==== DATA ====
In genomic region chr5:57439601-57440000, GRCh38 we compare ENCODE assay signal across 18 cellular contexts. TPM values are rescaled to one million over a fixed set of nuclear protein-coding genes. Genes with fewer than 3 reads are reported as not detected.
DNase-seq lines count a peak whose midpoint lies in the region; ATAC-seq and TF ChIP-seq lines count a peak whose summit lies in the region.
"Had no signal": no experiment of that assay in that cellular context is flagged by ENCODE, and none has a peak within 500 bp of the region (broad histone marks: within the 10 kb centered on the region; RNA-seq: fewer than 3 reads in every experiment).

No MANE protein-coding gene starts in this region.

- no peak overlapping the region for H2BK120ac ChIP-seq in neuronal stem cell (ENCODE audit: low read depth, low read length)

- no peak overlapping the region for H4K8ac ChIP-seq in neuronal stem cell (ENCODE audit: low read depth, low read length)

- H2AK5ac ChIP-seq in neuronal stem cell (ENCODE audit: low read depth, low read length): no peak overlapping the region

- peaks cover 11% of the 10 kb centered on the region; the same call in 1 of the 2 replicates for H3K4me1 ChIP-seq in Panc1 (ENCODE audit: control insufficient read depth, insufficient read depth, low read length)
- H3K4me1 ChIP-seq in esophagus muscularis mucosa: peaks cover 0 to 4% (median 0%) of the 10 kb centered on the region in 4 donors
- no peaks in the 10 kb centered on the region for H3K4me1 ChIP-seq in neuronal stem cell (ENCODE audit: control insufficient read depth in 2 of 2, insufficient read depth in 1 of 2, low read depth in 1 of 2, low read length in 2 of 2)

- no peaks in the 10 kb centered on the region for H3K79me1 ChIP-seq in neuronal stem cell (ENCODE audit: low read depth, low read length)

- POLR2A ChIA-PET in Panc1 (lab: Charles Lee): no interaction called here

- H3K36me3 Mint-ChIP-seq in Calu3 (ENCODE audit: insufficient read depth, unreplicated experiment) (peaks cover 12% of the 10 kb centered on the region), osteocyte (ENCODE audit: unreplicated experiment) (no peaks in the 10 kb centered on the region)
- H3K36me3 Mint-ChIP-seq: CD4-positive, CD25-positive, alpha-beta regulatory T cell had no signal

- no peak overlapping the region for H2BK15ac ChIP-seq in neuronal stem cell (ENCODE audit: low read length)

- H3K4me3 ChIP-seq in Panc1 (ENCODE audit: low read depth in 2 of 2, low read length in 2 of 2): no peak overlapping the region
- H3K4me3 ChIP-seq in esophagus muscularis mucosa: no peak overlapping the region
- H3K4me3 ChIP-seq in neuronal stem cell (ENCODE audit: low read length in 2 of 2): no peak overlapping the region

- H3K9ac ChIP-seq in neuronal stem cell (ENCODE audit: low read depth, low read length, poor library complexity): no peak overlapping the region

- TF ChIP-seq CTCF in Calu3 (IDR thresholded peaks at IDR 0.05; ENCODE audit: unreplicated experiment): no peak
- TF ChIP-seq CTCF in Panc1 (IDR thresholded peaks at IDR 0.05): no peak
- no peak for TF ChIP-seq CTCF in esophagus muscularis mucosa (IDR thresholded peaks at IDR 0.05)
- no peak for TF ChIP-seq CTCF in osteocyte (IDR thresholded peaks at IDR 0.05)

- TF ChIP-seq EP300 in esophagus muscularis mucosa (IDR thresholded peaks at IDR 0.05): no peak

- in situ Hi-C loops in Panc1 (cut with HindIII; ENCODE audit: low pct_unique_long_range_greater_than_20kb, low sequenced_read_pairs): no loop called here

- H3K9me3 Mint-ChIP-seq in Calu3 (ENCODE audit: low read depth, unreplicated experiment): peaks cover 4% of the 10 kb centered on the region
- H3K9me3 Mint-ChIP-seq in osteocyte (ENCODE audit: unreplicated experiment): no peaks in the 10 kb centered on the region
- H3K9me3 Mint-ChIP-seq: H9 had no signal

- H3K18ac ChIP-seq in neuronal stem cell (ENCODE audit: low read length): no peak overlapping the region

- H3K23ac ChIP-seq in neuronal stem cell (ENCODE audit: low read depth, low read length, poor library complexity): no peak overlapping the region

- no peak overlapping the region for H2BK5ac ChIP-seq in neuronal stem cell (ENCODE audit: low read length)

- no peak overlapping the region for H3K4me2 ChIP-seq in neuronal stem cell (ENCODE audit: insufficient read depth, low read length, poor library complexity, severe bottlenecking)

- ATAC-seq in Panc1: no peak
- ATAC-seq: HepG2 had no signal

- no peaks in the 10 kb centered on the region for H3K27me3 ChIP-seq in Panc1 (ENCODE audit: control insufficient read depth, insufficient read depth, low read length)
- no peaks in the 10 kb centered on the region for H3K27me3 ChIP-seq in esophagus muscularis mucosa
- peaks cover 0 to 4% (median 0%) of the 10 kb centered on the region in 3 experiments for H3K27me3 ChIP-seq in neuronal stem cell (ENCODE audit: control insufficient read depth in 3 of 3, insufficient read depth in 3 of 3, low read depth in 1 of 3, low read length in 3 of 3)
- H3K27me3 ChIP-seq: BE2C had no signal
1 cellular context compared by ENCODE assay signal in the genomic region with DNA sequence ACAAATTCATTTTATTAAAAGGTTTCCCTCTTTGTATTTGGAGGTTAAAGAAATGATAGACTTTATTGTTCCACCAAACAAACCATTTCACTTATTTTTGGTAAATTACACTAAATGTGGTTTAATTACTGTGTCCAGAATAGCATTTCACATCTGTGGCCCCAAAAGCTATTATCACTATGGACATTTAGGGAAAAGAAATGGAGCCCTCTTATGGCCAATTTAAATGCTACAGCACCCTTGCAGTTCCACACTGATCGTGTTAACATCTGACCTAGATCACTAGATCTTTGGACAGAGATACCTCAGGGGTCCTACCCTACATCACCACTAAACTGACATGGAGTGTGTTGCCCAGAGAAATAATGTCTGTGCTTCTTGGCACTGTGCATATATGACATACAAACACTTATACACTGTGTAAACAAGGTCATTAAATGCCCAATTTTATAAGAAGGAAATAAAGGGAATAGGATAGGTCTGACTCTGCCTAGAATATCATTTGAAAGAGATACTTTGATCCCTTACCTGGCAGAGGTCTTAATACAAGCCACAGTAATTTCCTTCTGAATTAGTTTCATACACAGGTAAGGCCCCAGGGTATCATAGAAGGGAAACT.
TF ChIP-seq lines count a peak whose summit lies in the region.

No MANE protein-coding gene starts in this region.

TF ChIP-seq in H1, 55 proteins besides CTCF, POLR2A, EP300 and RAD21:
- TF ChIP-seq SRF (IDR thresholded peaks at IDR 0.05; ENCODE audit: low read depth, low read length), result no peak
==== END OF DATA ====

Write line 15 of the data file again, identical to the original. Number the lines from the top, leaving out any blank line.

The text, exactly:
- no peak overlapping the region for H2BK15ac ChIP-seq in neuronal stem cell (ENCODE audit: low read length)